Brothers jailed for 14 years for £3m tax fraud

Three brothers, who ran a £3m tax scam involving pubs and restaurants across southern England, have been given jail sentences and banned from being directors for a total of 28 years

Bournemouth brothers Shahab Hashtroudi, Shahin Hashtroudi, and Hedayat Hashtroudi, ran pubs and restaurants in Hampshire, Dorset and Surrey, using the money to prop up their loss-making business empire and fund their lifestyle. Shahab Hashtroudi drove a Porsche and sent his child to private school.

From October 2008 they set up 11 companies, all of which failed leaving huge debts. None of the companies lasted longer than 24 months, with some trading for less than a year. Some failed to pay a single penny in VAT to HMRC, while also failing to pass on the income tax and National Insurance contributions (NICs) of their employees.

Their bookkeeper Tracy Carder, from Poole, enabled the fraud to continue by deceiving HMRC about the companies’ true tax liabilities. Her actions helped extend the life of some of these companies and allowed for further substantial amounts of VAT, tax and NICs to be fraudulently evaded.

The Hashtroudis’ firms went under the names of Alcatraz (including Alcatraz Dining Group Ltd, Alcatraz Pub Company Ltd, Alcatraz Restaurant Company Ltd and Alcatraz Wine and Beer Company Ltd); 8 Rivers (including 8 Rivers Inns Ltd, 8 Rivers Restaurants Ltd, 8 Rivers Pub Ltd); Apricot (including Apricot Pub Company Ltd and Apricot Restaurant Ltd); Alcatraz Group Ltd (formerly 8 Rivers Dining Ltd); and Candy Experience Ltd (formerly 8 Rivers Bars Ltd).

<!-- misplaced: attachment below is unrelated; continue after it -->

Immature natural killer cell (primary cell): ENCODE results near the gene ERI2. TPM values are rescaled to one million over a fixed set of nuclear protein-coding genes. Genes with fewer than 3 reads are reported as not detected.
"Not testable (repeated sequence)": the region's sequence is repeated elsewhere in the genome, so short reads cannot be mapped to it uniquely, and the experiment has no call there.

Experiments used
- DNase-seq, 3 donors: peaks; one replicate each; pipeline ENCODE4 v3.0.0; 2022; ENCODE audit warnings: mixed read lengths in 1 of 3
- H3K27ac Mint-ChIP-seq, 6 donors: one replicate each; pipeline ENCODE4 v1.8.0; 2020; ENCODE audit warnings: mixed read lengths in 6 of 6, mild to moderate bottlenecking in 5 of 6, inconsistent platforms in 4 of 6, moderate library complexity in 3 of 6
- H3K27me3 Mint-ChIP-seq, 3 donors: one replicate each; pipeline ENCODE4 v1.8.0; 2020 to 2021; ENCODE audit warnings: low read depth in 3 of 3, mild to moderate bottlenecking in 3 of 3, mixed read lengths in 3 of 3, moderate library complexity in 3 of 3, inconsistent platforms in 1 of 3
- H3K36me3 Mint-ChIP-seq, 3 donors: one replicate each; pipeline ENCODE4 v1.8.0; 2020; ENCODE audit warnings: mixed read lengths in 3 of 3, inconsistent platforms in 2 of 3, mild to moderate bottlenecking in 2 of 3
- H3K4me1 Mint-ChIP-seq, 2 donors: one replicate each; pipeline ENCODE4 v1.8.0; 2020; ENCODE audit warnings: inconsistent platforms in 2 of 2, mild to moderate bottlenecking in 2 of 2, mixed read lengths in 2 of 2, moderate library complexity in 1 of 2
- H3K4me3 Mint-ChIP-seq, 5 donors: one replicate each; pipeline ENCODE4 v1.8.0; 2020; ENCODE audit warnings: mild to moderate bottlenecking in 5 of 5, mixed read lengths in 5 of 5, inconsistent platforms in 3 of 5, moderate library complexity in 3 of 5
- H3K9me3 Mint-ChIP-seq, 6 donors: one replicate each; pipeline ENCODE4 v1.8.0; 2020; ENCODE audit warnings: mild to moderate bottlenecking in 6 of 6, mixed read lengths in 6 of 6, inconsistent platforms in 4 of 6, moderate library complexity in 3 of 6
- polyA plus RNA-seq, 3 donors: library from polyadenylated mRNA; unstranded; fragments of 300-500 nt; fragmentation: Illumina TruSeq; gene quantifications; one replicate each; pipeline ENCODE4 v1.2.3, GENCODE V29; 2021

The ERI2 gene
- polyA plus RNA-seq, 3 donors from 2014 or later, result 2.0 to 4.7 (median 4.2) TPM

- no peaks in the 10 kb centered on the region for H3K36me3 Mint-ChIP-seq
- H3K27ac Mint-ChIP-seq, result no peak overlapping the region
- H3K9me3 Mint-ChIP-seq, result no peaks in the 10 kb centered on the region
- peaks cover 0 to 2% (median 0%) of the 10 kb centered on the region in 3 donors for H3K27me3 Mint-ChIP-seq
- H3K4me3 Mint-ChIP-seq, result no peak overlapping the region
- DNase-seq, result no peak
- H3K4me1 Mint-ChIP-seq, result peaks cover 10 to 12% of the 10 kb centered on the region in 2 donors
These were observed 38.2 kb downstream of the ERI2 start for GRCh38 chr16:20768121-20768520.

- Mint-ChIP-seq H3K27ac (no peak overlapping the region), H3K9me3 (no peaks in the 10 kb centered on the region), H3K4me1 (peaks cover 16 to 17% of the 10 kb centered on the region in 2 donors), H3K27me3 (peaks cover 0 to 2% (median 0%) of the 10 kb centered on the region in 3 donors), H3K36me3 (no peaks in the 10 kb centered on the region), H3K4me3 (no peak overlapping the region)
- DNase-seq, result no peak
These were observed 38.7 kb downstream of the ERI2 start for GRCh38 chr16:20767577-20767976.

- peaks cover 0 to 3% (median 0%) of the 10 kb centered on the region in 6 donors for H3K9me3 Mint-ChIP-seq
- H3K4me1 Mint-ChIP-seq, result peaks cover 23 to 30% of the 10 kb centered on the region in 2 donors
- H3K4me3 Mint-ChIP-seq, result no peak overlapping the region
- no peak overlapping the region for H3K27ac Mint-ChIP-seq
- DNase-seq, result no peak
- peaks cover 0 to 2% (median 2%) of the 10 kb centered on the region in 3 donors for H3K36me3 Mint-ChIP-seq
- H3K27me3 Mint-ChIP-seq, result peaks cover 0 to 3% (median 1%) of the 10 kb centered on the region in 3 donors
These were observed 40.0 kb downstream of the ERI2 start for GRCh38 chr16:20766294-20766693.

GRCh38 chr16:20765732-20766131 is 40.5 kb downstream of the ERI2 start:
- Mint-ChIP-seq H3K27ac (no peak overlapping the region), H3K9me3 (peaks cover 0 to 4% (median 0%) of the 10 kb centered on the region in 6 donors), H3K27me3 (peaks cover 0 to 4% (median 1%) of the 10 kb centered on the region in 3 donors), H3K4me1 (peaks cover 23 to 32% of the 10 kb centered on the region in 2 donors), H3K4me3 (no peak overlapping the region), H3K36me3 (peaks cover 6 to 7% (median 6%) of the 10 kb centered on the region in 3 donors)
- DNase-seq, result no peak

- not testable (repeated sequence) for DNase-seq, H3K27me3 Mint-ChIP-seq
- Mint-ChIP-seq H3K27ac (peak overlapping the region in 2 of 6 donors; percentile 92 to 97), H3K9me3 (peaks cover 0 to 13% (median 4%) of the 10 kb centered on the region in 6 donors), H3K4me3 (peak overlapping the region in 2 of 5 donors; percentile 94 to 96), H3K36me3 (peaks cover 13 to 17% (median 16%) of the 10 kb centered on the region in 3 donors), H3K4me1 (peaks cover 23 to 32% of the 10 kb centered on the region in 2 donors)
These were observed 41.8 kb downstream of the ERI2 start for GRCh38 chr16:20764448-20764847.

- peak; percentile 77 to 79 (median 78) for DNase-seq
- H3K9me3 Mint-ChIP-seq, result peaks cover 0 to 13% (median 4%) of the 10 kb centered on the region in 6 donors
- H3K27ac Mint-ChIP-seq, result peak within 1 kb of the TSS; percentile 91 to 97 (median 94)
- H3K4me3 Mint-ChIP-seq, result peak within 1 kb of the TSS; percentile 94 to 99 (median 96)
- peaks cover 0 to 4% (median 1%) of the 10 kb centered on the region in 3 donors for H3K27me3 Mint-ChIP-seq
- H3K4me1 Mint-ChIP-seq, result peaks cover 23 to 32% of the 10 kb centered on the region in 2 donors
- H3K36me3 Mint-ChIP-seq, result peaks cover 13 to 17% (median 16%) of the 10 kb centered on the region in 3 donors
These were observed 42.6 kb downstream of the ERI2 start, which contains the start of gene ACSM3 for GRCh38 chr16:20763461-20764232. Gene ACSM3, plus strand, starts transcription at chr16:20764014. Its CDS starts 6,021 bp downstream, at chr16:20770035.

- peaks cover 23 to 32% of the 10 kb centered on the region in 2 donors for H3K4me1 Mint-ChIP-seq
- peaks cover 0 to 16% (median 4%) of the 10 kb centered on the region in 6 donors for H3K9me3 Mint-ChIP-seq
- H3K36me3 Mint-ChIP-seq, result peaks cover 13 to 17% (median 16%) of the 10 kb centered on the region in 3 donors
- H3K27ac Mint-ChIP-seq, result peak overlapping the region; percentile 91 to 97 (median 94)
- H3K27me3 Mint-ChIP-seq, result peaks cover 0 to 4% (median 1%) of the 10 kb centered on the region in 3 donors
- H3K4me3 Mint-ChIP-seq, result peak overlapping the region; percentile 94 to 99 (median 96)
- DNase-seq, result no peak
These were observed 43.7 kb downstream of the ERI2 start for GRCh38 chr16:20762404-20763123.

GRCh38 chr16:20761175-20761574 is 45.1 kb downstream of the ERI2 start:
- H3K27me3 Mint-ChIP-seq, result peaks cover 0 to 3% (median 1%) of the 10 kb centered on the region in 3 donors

HMRC launched an investigation into the brothers after Apricot failed in similar circumstances to their previous businesses. Once the firms had been declared insolvent, they started trading again under a new name leaving hundreds of thousands of pounds of debt to HMRC behind.

After being disqualified as company directors, the brothers then became ‘shadow’ directors, pulling the strings behind the scenes.

Richard Wilkinson, assistant director, fraud investigation service, HMRC, said: ‘The Hashtroudi brothers were serial offenders in setting up businesses and ripping off the British taxpayer, by pocketing the income tax and NICs employees had paid and also VAT on sales.’

Following a seven-week trial at Southampton Crown Court the group of four were found guilty of cheating the public revenue of £3m. Shahab Hashtroudi was also found guilty of tax fraud with Candy Experience Ltd (formerly 8 Rivers Bars Ltd).

Shahab Hashtroudi was given a six year jail sentence, Shahin Hashtroudi four years and Hedayat also four years. Carder received a two year jail sentence, suspended for two years, and was ordered to do 300 hours of unpaid work.

In sentencing the quartet, the judge described Shahab Hashtroudi as the ‘orchestrator’ of the fraud and ‘the power behind the throne’, saying: ‘You involved others in this fraud by pressure, by persuasion, by force of personality or by playing on the desire of some to keep their jobs.’

Confiscation proceedings are underway to recover the proceeds of the crimes.

Report by Pat Sweet

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